John Lee, president of the San Francisco Association of REALTORS®, agrees with the conclusions of the Rosen Consulting Group, saying that, "The overall underlying trend of the housing market in San Francisco should remain positive, resulting in price appreciation and a further tightening of market conditions into year-end 2010.

"The report states that the median single-family home sales price in San Francisco rose 4.6%, year-over-year, in June 2010 to $800,000 (Figure 1). And, while completed single-family home sales through the first half of 2010 showed a 24% increase for the same period in 2009, they showed a 14% decline in comparison to the last six months of 2009 (Figure 2).

Of the 219 completed single-family homes sales in June 2010, approximately 35% were homes priced at $700,000 or less in comparison to January 2009, when this proportion of the market accounted for more than 65% of all sales.

The number of single-family homes on the market, in comparison to the same period last year, remained unchanged. For-sale inventory stood at 707 homes in June, matching the number of homes for sale in June 2009. Coinciding with the steady level of for-sale inventory, at the current monthly contract sales rate, the months supply of single-family homes remained at 3.1 months, also unchanged from June 2009 (Figure 3).

Lee noted that, "Rising housing affordability resulting from attractive pricing and low mortgage rates has strengthened the demand for condominium units, particularly among first-time home buyers.

"The median condominium sales price in June 2010 increased 8.7% from June 2009 to $690,000. Completed sales totaled 230 units, an increase of more than 20% during this time.

Through the first half of 2010, condominium sales totaled 1,164 units, a 48% increase from total condominium sales during the same period in 2009. Despite the jump in sales in comparison to the trough of the market in the first half of 2009, condominium sales slipped 13% in comparison to total sales during the last six months of the year.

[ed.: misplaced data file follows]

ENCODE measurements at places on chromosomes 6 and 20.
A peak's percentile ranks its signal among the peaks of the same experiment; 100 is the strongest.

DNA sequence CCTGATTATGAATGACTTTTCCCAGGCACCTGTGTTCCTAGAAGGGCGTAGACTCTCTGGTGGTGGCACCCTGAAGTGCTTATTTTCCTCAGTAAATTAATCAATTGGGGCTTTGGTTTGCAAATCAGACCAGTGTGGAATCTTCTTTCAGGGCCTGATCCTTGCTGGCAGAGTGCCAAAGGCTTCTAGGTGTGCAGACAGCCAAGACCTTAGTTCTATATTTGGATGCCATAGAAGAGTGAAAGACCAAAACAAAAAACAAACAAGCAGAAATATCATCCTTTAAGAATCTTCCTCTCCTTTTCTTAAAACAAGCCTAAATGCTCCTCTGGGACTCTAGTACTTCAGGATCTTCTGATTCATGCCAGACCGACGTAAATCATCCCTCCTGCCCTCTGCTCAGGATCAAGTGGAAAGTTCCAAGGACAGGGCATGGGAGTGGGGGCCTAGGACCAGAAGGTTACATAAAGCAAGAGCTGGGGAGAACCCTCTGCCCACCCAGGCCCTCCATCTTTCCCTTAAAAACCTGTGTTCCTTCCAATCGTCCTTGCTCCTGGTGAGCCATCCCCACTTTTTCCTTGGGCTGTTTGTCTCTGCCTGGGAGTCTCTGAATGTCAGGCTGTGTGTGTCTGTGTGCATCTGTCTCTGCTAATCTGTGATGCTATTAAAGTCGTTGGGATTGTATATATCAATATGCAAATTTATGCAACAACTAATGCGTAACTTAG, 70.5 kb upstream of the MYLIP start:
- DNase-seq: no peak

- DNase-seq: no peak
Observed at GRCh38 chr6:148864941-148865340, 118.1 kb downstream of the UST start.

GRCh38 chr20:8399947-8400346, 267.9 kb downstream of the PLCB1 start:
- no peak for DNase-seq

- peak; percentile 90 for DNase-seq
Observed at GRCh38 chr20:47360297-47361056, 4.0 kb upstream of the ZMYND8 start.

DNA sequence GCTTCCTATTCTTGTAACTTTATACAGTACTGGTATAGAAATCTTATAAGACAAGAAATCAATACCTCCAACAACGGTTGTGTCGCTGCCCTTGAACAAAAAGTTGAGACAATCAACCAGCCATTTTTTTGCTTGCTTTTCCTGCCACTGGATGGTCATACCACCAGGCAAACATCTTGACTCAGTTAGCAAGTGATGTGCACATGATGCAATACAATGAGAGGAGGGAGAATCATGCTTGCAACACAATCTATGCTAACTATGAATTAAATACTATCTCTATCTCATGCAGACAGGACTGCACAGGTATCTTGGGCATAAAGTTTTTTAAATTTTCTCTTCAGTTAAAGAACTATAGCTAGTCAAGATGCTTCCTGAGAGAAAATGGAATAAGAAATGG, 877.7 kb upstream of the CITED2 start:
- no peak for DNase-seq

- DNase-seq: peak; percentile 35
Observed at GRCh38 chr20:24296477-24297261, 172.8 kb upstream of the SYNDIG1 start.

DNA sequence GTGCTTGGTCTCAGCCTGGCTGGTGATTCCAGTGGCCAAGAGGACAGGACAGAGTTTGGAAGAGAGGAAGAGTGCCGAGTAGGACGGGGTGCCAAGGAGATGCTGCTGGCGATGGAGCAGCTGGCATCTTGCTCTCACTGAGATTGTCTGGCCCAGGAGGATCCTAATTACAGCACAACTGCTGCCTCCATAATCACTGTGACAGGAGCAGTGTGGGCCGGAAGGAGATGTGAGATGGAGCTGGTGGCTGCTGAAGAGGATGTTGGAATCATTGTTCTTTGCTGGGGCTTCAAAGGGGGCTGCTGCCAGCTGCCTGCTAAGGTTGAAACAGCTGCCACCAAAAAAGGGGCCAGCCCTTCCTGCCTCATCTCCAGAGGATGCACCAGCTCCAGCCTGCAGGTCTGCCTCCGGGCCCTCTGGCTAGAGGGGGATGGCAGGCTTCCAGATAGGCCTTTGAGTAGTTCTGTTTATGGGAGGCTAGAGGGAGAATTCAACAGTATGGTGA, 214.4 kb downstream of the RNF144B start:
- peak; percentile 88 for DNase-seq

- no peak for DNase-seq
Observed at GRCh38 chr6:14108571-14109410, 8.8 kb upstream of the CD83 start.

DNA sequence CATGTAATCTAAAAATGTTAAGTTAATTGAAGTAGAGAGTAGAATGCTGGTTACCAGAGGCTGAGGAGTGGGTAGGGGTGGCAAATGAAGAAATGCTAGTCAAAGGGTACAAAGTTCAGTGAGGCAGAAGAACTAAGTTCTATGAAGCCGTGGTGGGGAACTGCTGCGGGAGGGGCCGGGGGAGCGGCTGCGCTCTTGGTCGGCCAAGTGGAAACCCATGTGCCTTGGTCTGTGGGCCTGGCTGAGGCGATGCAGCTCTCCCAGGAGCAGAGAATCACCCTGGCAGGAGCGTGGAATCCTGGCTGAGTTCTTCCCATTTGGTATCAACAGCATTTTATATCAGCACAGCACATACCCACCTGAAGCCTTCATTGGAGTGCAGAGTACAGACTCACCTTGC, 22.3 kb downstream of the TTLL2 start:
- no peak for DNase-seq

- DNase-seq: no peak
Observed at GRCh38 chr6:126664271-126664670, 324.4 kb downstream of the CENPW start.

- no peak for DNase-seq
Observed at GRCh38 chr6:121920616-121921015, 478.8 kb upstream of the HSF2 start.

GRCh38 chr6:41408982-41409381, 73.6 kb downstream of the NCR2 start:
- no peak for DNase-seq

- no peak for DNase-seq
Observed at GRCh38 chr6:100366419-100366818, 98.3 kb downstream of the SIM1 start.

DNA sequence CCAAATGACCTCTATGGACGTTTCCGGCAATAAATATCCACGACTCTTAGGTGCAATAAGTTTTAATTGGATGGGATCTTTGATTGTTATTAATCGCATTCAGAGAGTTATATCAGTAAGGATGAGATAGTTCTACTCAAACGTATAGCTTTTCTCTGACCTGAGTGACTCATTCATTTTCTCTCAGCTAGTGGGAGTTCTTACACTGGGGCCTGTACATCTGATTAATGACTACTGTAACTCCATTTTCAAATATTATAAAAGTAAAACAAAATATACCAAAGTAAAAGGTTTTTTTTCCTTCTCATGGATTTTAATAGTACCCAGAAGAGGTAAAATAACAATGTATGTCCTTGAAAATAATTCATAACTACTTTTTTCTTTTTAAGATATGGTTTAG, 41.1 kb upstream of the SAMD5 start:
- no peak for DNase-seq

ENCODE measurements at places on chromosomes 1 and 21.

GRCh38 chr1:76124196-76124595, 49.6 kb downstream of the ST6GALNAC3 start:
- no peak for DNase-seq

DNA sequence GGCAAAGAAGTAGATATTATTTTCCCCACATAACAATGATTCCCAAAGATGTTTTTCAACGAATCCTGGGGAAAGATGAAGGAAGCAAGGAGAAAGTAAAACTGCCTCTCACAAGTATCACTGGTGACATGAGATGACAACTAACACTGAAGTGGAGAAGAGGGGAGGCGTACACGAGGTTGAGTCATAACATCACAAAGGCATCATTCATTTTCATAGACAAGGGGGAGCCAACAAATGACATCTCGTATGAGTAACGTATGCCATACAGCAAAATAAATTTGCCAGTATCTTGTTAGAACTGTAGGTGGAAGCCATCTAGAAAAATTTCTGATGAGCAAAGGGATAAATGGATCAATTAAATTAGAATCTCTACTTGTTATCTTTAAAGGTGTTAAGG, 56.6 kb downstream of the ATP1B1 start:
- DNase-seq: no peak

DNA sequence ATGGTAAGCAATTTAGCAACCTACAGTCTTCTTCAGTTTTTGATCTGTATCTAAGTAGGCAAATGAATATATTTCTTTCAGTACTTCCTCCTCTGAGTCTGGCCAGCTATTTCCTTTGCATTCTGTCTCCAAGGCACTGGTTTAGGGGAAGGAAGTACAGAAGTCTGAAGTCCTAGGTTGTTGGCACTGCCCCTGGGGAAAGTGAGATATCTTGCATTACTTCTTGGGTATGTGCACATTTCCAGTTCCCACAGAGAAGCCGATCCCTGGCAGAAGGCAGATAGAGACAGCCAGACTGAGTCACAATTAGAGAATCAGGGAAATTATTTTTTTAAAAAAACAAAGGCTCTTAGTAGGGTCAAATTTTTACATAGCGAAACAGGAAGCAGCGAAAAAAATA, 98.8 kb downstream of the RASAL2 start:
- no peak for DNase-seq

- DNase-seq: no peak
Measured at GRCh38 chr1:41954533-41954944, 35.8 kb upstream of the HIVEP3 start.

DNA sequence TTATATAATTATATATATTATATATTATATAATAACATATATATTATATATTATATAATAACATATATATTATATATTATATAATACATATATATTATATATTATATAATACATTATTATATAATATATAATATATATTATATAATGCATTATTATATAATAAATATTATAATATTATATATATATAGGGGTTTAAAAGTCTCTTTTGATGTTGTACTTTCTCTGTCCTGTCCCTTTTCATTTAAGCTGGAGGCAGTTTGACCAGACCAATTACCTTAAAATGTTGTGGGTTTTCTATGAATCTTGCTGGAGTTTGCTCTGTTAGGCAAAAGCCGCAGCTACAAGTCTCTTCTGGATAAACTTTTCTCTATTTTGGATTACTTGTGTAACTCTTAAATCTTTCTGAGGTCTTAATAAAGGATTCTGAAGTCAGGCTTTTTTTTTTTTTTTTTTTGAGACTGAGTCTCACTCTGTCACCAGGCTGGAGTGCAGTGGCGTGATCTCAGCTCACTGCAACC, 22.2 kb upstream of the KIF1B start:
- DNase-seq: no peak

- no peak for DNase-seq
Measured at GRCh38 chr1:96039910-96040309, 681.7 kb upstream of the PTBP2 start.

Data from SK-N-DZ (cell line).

While cautioning that the eventual full recovery of San Francisco’s housing market is dependent on improvements to the job market, the Rosen Consulting Group forecasts an overall positive year: "While the elimination of government incentives, as well as stricter availability of credit will test the market during the second half of this year, the anticipated rebound in job creation into the end of this year and the resulting rise in demand combined with the pent-up demand for affordable, for-sale units in the market should result in an overall positive year for the San Francisco housing market."

Thursday, July 15, 2010

Reform bill retools lending

from the New York Times:
The Senate passed the financial regulation bill today, which will impact home buyers and lending guidelines. Chief among the changes impacting consumers is the creation a consumer bureau at the Federal Reserve and the requirement that lenders ensure a borrower is able to repay a home loan by verifying income, employment, and credit history.

Under the financial regulation bill, at least two categories of mortgages likely will see a dramatic decrease in their availability: interest-only loans and stated-income loans. Both loan types likely would fall short of the government’s definition of “qualified” mortgages and therefore be avoided by many in the lending community.

Many real estate analysts credit interest-only loans and stated-income loans as contributing factors to the decline of the housing market. With interest-only loans, borrowers pay none of the loan principal for a fixed period, typically 10 years, after which time they must make higher payments for the remaining 20 years of the loan. Unlike other loan products, stated-income loans do not require borrowers to verify their actual income. Only a few lenders continue to offer these loans, and typically only to borrowers with deep cash reserves and large down payments.

The bill also severely limits the industry practice known as “yield spread premiums,” which in many cases incentivized mortgage brokers and loan officers to sell higher-interest loans to borrowers. The reform bill will no longer allow commissions earned by mortgage brokers and loan officers to be linked to the interest rate, but rather the loan amount. Once the bill takes effect, the total commission and additional fees charged by lenders and others in the mortgage process will be limited to a maximum of 3 percent of the loan amount, not including the real estate commission.